I love doing wildlife photography. One might say I am obsessive about it. There is no greater challenge in my mind than capturing the soul of an animal in the wild. Course, recently I have learned that doing landscape photography is far more difficult in many respects, the principal ingredient being that one must envision the landscape shot before the shutter is released. And that requires lots of patience, something I have little of. So, I thought I might a little about the frustrations of wildlife photography and examine when things go well and when they don’t.
When things go well.
The shot above is an example of a shot that went very well for me. BTW, if you click on any photo it will display the original size.
This shot of an eagle taken at ISO 400, f/8, 1/1250, made with the Canon 1Ds Mark II and the Canon 200mm f/2.8L went well in my opinion. The exposure was spot on and most importantly the perspective was right. I was lying down on some rocks as low as I could get. And, too, I included the environment which more and more I realize is important in wildlife photography. Moreover, the photograph was sharp where it needed to be, that is, the eagle. Course I did get dirty, I nearly broke my neck on the wet rocks, and I was freezing to death in the cold wind blowing from the north. That’s Alaska! BTW, the mountain in the background is Redoubt, which is just now erupting.
When things don’t go well.
Now, let me compare the shot of the eagle with a shot taken of some sea otters. In this instance I was on a boat, moving at about 20 MPH, in three-foot seas, while shooting handheld and trying not to fall off the boat. This shot did not work well.
To start with the “raft” as it is called, was really cramped with lots of sea otters, making it nearly impossible to find a point of interest for the shot. Second, it was terribly underexposed. Third, it lacks enough DOF to have all the otters in focus, partly because I was trying to keep the shutter speed high because of the movement of the boat, the movement of the otters, etc. Here taken at ISO 400, f/5.6, 1/1000 with the Canon 1D Mark IIn and the Canon 100-400mm f/3.5-5.6L at 400mm.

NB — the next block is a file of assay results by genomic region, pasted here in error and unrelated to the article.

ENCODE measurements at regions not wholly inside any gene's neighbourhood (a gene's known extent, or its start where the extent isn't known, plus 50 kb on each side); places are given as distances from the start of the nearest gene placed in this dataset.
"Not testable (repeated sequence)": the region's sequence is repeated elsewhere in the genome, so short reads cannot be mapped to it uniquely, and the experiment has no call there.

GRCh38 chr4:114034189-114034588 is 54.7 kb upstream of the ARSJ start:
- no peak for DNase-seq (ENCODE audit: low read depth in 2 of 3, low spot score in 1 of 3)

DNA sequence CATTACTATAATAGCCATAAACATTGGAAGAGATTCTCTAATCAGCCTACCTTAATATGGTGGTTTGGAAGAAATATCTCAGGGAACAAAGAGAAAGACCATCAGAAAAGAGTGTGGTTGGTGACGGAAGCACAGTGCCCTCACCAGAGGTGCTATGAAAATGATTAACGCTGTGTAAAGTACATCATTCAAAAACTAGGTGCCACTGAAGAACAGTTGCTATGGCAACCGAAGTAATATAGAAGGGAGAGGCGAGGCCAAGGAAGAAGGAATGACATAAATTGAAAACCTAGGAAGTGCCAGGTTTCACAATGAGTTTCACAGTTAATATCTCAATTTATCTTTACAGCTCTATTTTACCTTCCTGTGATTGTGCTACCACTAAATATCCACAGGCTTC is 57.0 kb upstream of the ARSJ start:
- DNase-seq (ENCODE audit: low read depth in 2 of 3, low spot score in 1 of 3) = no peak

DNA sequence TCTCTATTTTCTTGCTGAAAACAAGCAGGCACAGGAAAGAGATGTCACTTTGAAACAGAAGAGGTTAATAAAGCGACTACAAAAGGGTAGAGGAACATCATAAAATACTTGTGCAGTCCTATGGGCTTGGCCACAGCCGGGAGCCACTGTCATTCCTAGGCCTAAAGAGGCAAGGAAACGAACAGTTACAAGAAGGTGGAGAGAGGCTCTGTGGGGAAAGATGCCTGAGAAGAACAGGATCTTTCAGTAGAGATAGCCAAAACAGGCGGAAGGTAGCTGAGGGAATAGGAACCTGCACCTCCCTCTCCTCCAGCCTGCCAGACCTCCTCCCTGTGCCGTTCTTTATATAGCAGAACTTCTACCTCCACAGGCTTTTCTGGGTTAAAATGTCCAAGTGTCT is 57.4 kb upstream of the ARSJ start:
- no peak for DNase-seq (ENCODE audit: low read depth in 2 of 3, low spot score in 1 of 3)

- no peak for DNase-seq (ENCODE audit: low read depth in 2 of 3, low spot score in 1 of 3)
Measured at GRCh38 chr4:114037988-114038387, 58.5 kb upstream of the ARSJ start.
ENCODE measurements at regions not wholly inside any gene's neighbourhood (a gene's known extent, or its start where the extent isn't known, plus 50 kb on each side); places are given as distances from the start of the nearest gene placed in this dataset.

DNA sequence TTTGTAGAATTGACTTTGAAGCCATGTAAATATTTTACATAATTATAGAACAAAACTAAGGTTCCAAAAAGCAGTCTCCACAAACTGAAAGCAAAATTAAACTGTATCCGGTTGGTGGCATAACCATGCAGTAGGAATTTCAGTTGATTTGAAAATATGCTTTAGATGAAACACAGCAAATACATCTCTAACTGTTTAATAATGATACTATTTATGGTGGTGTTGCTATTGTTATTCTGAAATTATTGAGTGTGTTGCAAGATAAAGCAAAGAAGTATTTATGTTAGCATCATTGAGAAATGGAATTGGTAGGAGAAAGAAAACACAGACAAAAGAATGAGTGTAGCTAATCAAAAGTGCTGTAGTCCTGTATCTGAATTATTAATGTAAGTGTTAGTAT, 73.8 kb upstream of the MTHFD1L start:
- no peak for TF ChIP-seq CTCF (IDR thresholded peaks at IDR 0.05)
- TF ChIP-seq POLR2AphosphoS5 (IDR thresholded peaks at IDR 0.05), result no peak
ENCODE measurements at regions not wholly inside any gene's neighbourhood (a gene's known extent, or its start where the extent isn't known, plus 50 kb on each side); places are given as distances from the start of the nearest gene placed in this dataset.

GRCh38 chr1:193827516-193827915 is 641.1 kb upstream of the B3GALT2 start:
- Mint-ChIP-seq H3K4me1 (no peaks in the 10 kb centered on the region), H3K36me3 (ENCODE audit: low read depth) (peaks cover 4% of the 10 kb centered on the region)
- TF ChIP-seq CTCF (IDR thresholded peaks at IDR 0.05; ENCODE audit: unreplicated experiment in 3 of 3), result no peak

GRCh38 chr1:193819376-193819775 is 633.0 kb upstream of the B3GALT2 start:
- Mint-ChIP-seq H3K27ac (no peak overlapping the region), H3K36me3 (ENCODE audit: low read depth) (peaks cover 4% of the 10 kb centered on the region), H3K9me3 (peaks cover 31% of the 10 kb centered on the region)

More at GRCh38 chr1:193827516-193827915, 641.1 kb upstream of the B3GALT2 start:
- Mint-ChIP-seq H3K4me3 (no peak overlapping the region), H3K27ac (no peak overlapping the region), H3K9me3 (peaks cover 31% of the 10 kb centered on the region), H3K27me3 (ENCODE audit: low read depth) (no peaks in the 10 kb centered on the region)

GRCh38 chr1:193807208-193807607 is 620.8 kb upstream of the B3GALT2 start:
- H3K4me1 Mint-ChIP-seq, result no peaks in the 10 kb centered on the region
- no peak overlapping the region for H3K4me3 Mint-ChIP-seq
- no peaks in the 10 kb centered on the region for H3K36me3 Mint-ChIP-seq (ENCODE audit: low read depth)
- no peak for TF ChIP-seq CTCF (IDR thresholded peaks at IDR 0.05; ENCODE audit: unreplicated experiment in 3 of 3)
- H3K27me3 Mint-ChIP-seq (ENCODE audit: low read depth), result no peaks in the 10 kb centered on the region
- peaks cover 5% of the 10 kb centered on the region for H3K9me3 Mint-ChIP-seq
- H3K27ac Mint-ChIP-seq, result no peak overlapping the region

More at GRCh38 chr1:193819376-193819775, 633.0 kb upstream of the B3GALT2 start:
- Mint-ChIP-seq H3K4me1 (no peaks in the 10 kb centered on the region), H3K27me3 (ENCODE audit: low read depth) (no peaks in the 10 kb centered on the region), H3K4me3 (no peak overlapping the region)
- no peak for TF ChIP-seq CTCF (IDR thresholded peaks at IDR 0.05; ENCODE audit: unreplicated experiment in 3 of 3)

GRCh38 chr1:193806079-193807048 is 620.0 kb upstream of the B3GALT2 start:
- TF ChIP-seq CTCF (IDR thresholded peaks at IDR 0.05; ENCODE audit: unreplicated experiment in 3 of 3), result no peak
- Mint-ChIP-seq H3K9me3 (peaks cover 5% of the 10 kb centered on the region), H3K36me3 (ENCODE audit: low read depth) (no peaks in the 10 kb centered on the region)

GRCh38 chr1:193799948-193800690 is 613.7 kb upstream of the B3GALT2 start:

The other issue which is not apparent in this shot is that there were considerably more otters in the raft. And they were diving, so I had very little time for what shots I was making. Thus, here I am, standing on a wet deck, moving at 20 MPG, bobbing up and down with waves, fighting spray that was coming aboard, and watching a large group of otters moving in 1,000 different directions and trying to find something to focus on. It did not work.
Course, the good thing is, I have to go back to Alaska and try it again. This time with some pre-planning. A smaller boat, a good guide to get me closer, and calmer seas.
Now, let me show you another shot that I think went well, this one is of a Brown Bear. I like bears.
Here photograped at ISO 400, f/8, 1/1250 with the Canon 1Ds Mark II and the Sigma 50-500mm at 500mm using a monopod for support. The light was good and the bear stopped for a moment and looked at me directly. Yep, this shot went well.
Compare with another shot done at the same exposure of a bear in a creek.
Here the light was harsh and the exposure was wrong. It tooks lots of post processing in trying to save the shot. But it fails. It looks false, it is not natural because I did not consider the water when doing the exposure and managed to get too many highlights that required me to adjust the shot in post processing. And, I should have been in the creek with the bear, the perspective is wrong. Next time, I go into the creek and expose for the water.
Here is another shot I am not satisfied with. The problem here is the whites. They don’t look natural. I think I should have underexposed this shot a tad, it would have brought out more of the details in the whites.
The whites are simply wrong. That’s because the exposure was wrong. Done at ISO 400, f/9, 1/2000. I may be able to do more with this shot in post processing, but it would have been so much better if I had gotten the exposure right. Another reason to go back to Alaska!
Compare with this shot, in better light with the right exposure.
So, sometimes things go right, sometimes they don’t. The challenge is to admit our failures, learn from them, then move on.
I gotta go back to Alaska and find me a sea otter and do better next time!
And while there, make sure the bear finds a better spot to play, so those dern grass stems aren’t in the way. One would think the bear would understand that.